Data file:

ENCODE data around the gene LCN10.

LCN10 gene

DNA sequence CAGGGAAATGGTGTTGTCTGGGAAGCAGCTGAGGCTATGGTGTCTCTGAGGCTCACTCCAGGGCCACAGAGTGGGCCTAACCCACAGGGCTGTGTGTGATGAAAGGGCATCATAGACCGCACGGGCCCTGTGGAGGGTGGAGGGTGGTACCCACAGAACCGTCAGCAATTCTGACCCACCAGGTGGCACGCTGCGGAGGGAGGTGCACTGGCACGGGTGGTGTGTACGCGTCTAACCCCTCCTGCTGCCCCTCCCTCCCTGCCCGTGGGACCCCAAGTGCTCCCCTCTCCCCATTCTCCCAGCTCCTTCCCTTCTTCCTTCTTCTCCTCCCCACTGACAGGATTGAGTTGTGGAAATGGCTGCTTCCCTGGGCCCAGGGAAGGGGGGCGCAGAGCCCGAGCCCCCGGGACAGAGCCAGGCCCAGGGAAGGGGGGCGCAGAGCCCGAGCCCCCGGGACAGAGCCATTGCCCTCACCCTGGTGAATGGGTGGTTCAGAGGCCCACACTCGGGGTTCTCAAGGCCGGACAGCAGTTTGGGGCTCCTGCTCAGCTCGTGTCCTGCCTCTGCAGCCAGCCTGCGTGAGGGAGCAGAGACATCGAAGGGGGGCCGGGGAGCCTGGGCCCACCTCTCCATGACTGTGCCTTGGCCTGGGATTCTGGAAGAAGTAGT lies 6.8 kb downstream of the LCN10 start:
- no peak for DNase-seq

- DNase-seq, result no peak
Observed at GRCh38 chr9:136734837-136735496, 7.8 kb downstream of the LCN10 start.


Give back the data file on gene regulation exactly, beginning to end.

ENCODE data around the gene LCN10.

LCN10 gene

DNA sequence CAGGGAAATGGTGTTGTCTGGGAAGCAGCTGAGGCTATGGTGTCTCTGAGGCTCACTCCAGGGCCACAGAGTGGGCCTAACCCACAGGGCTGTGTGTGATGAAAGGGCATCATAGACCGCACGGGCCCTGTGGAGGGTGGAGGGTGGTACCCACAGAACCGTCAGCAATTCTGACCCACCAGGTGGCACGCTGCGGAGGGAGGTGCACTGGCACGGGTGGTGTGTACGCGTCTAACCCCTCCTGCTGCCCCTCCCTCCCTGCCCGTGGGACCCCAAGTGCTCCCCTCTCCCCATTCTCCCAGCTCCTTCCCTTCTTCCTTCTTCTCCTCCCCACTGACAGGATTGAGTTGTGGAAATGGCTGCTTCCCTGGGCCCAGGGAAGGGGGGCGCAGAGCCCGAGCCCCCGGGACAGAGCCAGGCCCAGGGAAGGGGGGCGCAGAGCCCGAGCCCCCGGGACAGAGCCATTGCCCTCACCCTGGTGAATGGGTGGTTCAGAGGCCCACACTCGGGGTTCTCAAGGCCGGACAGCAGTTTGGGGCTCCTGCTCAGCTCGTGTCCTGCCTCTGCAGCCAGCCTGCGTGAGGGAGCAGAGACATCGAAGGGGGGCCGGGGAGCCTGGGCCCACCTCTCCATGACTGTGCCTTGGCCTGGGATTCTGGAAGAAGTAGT lies 6.8 kb downstream of the LCN10 start:
- no peak for DNase-seq

- DNase-seq, result no peak
Observed at GRCh38 chr9:136734837-136735496, 7.8 kb downstream of the LCN10 start.